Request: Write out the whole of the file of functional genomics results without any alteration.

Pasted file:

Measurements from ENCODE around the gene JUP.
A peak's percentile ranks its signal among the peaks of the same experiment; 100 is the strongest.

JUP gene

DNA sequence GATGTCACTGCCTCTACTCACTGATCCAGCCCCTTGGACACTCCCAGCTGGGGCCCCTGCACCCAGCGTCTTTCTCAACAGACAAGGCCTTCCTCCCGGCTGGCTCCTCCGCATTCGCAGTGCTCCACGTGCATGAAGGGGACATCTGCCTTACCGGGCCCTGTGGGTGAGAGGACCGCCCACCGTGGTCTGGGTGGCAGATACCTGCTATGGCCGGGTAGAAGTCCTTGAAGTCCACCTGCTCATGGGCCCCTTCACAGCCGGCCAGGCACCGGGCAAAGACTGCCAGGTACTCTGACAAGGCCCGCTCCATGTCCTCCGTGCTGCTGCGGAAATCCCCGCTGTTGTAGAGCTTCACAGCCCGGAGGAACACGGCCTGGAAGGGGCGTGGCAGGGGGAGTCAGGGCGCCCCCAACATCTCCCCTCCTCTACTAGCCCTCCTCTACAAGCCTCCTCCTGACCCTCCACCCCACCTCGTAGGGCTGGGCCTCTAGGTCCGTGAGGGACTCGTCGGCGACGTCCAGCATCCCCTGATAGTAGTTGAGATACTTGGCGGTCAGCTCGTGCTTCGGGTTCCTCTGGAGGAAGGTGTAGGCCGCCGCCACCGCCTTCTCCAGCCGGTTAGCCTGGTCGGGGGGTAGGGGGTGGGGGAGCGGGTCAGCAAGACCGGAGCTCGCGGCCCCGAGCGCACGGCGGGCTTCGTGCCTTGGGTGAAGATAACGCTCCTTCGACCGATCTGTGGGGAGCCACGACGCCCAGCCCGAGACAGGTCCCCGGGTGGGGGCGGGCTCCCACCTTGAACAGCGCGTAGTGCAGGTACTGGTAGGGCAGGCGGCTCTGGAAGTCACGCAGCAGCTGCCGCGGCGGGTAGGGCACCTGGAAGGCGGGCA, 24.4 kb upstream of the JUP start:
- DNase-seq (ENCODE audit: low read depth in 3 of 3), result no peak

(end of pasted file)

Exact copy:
Measurements from ENCODE around the gene JUP.
A peak's percentile ranks its signal among the peaks of the same experiment; 100 is the strongest.

JUP gene

DNA sequence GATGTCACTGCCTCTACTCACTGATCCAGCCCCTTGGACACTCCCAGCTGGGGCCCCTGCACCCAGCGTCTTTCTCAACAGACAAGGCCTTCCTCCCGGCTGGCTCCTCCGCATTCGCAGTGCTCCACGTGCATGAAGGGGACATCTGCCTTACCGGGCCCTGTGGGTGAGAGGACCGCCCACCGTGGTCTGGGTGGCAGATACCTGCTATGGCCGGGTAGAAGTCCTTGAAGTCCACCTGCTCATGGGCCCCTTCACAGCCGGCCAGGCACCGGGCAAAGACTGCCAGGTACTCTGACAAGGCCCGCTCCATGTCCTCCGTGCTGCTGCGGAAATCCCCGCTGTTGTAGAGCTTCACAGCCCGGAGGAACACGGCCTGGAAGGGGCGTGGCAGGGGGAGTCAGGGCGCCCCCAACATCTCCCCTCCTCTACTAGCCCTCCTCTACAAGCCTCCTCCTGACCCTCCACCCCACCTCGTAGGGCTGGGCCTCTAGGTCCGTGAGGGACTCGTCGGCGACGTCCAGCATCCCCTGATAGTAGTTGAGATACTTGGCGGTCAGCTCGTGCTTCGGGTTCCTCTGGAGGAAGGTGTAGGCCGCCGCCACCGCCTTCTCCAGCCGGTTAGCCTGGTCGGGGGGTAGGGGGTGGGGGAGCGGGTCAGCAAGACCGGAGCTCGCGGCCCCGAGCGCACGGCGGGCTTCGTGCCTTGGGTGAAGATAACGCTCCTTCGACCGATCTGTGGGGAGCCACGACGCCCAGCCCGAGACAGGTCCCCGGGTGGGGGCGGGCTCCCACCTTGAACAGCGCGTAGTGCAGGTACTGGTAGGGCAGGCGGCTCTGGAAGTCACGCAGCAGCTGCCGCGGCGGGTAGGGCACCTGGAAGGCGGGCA, 24.4 kb upstream of the JUP start:
- DNase-seq (ENCODE audit: low read depth in 3 of 3), result no peak